Scientists have performed an autopsy on a frozen prehistoric puppy in hopes that its carcass will unlock secrets of canine evolution, The Siberian Times reported.
Researchers believe the dog is about 12,400 years old and may have been a prehistoric man's pet before dying in a landslide near the Siberian village of Tumat. The animal was discovered mummified in permafrost last year.
This is the first well-preserved predator brain from the Pleistocene era that scientists have discovered, Dr. Pavel Nikolsky, a research fellow at the Geological Institute in Moscow, told The Siberian Times.
"The carcass is preserved really very well," Nikolsky said. "And one of the most important things is that the brain is preserved."
Having access to such a vivid sample of an early domestic dog could go a long way in determining how canines evolved.
"There are still important and incompletely resolved questions about how developmental patterns in early dogs differed from those of closely related (and ultimately ancestral) canid lineages," Daniel Fisher of the University of Michigan's Museum of Paleontology told The Huffington Post.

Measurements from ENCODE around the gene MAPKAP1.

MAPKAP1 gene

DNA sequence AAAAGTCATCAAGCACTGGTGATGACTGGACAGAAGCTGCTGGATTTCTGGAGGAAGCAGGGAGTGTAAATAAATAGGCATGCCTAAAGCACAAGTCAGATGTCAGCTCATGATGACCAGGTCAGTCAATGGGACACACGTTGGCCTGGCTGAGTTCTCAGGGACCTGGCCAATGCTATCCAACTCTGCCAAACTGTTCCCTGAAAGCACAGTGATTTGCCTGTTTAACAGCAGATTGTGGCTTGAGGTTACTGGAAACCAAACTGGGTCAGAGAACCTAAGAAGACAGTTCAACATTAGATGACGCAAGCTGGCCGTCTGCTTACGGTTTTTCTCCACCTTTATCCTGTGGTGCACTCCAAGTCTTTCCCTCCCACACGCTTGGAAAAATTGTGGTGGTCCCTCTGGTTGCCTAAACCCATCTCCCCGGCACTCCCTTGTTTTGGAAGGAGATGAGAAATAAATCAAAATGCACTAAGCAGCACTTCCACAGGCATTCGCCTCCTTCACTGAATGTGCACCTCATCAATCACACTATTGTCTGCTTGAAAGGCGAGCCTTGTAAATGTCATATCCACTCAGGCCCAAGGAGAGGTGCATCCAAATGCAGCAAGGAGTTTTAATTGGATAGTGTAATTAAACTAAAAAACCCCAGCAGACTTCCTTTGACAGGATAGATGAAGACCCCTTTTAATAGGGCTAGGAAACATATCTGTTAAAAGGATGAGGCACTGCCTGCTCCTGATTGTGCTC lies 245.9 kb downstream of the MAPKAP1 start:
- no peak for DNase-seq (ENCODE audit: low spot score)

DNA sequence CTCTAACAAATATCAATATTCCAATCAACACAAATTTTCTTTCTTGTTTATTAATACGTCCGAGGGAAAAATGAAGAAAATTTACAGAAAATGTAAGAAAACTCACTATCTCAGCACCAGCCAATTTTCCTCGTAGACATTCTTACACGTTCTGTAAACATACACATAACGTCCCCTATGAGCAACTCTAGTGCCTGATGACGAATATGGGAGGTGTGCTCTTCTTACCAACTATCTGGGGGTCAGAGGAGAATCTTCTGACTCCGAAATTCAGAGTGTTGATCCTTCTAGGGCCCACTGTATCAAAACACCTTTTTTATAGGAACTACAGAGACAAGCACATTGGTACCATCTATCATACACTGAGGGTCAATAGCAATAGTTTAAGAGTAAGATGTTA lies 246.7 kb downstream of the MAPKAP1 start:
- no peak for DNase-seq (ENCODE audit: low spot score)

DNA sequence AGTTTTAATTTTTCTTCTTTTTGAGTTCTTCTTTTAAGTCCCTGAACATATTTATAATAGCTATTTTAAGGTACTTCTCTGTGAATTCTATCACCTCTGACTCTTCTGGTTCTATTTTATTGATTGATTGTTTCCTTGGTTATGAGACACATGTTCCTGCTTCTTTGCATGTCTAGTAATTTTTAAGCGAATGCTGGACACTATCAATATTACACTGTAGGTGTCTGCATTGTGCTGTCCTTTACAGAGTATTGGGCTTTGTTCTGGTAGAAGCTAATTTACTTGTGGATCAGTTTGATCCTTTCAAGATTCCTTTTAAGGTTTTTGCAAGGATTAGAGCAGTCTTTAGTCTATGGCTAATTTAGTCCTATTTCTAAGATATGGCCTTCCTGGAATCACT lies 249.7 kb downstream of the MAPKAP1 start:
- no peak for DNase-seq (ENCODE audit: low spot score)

"We would like to know more about how and when the lineages that gave rise to dogs came to differ from their wolf relatives, and judging the age and stage of development of various features on a specimen like this could help to understand some of this history," he said.
Studying the ancient dog's intestinal contents, he added, could teach scientists about its diet, which in turn could indicate how much time it spent with humans.
Hwang Woo-suk of South Korea was one of the researchers involved in the autopsy of the dog, which took place in Yakutsk, Russia. Although he once fraudulently declared that he had cloned a human embryo, he reportedly has had some real success cloning dogs and is interested in cloning the one discovered last year.
However, Fisher, who is familiar with the research but was not involved with it, said the chances of cloning even a well-preserved sample of the prehistoric pup are "very slim."
"The problem is that even for tissues preserved in permafrost, the DNA is highly fragmented," Fisher said. "Most permafrost is not as cold as would be ideal for preservation of fresh tissues, and the tissue was probably not frozen as quickly following death as would be necessary if cloning were to be practical."
Besides, he added, "We have not seen much on the cloning front that really advances our understanding of these animals."
Another puppy, believed to be a sibling of the one scientists performed the autopsy on, was found in the area in 2011 but was not as well-preserved, according to reports.